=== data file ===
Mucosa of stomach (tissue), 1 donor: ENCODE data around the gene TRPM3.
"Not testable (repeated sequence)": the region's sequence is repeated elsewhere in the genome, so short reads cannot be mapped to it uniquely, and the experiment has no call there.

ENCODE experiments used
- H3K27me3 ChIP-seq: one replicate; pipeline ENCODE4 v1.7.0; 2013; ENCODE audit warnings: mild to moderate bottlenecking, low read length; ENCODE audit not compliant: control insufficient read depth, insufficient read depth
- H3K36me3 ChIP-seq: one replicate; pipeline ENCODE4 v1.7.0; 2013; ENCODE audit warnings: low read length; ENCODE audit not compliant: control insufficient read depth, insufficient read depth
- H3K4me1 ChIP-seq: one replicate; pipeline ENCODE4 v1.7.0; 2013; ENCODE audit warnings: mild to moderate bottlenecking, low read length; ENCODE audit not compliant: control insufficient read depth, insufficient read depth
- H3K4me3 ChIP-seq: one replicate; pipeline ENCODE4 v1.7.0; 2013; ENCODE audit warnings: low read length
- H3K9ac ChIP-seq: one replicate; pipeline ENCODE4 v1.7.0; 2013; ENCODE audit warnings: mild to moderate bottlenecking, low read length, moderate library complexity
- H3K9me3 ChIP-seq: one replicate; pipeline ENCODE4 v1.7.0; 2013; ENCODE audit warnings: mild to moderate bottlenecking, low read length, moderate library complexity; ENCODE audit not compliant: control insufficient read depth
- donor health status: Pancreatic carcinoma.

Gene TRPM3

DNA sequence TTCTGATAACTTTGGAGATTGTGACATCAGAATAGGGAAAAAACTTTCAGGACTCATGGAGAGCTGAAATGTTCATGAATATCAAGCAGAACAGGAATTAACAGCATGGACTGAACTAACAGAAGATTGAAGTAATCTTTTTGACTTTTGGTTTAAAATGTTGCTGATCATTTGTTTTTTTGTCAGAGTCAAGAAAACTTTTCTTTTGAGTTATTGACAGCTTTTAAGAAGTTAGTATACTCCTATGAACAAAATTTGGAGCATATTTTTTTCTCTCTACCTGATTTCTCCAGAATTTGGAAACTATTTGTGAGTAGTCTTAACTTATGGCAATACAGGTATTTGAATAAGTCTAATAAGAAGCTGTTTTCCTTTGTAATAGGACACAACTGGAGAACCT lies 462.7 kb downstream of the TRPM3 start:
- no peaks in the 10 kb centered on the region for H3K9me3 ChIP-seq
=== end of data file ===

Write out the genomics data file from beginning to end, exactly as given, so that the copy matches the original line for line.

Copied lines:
Mucosa of stomach (tissue), 1 donor: ENCODE data around the gene TRPM3.
"Not testable (repeated sequence)": the region's sequence is repeated elsewhere in the genome, so short reads cannot be mapped to it uniquely, and the experiment has no call there.

ENCODE experiments used
- H3K27me3 ChIP-seq: one replicate; pipeline ENCODE4 v1.7.0; 2013; ENCODE audit warnings: mild to moderate bottlenecking, low read length; ENCODE audit not compliant: control insufficient read depth, insufficient read depth
- H3K36me3 ChIP-seq: one replicate; pipeline ENCODE4 v1.7.0; 2013; ENCODE audit warnings: low read length; ENCODE audit not compliant: control insufficient read depth, insufficient read depth
- H3K4me1 ChIP-seq: one replicate; pipeline ENCODE4 v1.7.0; 2013; ENCODE audit warnings: mild to moderate bottlenecking, low read length; ENCODE audit not compliant: control insufficient read depth, insufficient read depth
- H3K4me3 ChIP-seq: one replicate; pipeline ENCODE4 v1.7.0; 2013; ENCODE audit warnings: low read length
- H3K9ac ChIP-seq: one replicate; pipeline ENCODE4 v1.7.0; 2013; ENCODE audit warnings: mild to moderate bottlenecking, low read length, moderate library complexity
- H3K9me3 ChIP-seq: one replicate; pipeline ENCODE4 v1.7.0; 2013; ENCODE audit warnings: mild to moderate bottlenecking, low read length, moderate library complexity; ENCODE audit not compliant: control insufficient read depth
- donor health status: Pancreatic carcinoma.

Gene TRPM3

DNA sequence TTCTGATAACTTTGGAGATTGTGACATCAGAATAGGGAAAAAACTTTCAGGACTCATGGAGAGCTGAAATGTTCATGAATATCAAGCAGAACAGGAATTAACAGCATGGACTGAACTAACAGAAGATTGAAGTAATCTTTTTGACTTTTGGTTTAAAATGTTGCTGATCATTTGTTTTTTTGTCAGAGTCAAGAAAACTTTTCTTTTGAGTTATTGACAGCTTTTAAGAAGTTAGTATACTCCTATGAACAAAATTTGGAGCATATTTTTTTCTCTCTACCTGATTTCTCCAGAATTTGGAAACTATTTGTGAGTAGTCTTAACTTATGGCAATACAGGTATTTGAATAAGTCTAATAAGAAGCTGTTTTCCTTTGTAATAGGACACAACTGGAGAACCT lies 462.7 kb downstream of the TRPM3 start:
- no peaks in the 10 kb centered on the region for H3K9me3 ChIP-seq